JOURNAL ARTICLE

Cardiac and autonomic nerve function after reduced-intensity stem cell transplantation for hematologic malignancy in patients with pre-transplant cardiac dysfunction

Takahiko Nakane, Hirohisa Nakamae, Takashi Muro, Hiroyuki Yamagishi, Yoshiki Kobayashi, Mizuki Aimoto, Erina Sakamoto, Yoshiki Terada, Mika Nakamae, Ki-Ryang Koh, Takahisa Yamane, Minoru Yoshiyama, Masayuki Hino
Annals of Hematology 2009, 88 (9): 871-9
19153734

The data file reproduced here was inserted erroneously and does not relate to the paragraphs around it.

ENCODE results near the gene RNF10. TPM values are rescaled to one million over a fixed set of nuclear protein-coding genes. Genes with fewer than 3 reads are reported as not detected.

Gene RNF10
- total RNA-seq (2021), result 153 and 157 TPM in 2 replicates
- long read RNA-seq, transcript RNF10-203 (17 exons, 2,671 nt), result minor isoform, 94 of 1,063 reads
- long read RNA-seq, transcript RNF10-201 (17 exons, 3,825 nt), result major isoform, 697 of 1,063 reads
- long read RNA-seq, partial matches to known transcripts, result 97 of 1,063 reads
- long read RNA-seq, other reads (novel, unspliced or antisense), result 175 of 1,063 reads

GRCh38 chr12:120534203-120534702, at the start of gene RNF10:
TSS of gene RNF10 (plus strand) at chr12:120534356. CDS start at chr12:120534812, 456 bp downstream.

Recent reports have shown that cardiomyopathy caused by hemochromatosis in severe aplastic anemia is reversible after reduced-intensity allogeneic stem-cell transplantation (RIST). We comprehensively evaluated cardiac and autonomic nerve function to determine whether cardiac dysfunction due to causes other than hemochromatosis is attenuated after RIST. In five patients with cardiac dysfunction before transplant, we analyzed the changes in cardiac and autonomic nerve function after transplant, using electrocardiography (ECG), echocardiography, radionuclide angiography (RNA), serum markers, and heart rate variability (HRV), before and up to 100 days after transplant. There was no significant improvement in cardiac function in any patient and no significant alteration in ECG, echocardiogram, RNA, or serum markers. However, on time-domain analysis of HRV, the SD of normal-to-normal RR intervals (SDNN) and the coefficient of variation of the RR interval (CVRR) decreased significantly 30 and 60 days after transplant (P = 0.04 and 0.01, respectively). Similarly, on frequency-domain analysis of HRV, low and high frequency power (LF and HF) significantly and temporarily decreased (P = 0.003 and 0.03, respectively). Notably, in one patient who had acute heart failure after transplantation, the values of SDNN, CVRR, r-MSSD, LF, and HF at 30 and 60 days after transplantation were the lowest of all the patients. In conclusion, this study suggests that (a) RIST is well-tolerated in patients with cardiac dysfunction, but we cannot expect improvement in cardiac dysfunction due to causes other than hemochromatosis; and (b) monitoring HRV may be useful in predicting cardiac events after RIST.

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